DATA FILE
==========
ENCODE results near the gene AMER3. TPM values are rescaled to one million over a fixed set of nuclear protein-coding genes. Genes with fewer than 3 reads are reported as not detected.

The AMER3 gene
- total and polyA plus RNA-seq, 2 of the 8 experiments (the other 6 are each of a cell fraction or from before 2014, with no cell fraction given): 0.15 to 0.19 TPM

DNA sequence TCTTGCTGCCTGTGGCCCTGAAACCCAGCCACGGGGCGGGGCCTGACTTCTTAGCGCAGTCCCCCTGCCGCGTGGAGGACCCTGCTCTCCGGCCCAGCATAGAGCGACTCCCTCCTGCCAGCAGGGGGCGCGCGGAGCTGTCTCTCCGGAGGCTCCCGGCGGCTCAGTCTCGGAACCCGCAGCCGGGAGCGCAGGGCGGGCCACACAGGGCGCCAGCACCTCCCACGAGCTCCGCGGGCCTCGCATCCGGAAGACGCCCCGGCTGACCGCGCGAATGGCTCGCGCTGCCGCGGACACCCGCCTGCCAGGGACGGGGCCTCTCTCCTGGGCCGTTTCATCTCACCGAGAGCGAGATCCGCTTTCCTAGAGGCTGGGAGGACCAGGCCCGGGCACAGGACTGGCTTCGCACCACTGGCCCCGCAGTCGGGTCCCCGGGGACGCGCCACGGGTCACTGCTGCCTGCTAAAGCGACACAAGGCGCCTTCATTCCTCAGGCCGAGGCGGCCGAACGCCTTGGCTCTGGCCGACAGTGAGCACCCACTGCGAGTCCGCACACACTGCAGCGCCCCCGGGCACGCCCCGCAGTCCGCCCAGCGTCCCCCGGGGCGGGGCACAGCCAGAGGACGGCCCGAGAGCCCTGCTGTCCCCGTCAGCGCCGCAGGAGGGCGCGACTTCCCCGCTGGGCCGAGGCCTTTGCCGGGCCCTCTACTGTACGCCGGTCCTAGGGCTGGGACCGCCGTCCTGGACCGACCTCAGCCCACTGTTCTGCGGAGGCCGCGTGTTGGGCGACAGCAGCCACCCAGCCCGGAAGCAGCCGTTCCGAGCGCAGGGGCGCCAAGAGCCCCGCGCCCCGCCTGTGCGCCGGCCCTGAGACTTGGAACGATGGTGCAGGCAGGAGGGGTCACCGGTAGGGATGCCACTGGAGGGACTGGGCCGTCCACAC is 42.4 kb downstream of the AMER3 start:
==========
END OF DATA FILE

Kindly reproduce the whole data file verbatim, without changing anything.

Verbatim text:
ENCODE results near the gene AMER3. TPM values are rescaled to one million over a fixed set of nuclear protein-coding genes. Genes with fewer than 3 reads are reported as not detected.

The AMER3 gene
- total and polyA plus RNA-seq, 2 of the 8 experiments (the other 6 are each of a cell fraction or from before 2014, with no cell fraction given): 0.15 to 0.19 TPM

DNA sequence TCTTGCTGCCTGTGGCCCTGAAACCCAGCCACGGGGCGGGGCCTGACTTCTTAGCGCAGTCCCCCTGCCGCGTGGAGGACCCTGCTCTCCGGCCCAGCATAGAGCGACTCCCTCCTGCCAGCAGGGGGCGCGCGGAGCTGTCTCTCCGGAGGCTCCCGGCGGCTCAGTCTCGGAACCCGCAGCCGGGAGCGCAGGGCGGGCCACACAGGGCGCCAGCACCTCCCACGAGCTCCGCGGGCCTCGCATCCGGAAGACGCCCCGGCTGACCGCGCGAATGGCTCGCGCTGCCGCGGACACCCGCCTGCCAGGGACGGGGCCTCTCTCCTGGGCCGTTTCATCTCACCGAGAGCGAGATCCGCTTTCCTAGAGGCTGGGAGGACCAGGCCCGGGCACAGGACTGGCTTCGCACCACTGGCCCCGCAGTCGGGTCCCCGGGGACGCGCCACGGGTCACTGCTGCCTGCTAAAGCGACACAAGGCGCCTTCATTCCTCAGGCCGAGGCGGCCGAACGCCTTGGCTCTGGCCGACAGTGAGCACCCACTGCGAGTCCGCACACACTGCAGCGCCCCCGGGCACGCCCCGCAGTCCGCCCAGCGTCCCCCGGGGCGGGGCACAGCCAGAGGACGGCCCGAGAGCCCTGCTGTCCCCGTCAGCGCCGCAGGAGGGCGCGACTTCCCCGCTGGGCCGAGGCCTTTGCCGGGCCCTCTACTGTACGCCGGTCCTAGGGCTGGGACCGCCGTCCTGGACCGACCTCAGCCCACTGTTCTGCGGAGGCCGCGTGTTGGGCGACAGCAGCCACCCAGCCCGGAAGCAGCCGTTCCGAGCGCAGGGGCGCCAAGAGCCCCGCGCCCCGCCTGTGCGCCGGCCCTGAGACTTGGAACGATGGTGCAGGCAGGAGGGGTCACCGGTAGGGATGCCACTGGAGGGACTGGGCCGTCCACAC is 42.4 kb downstream of the AMER3 start: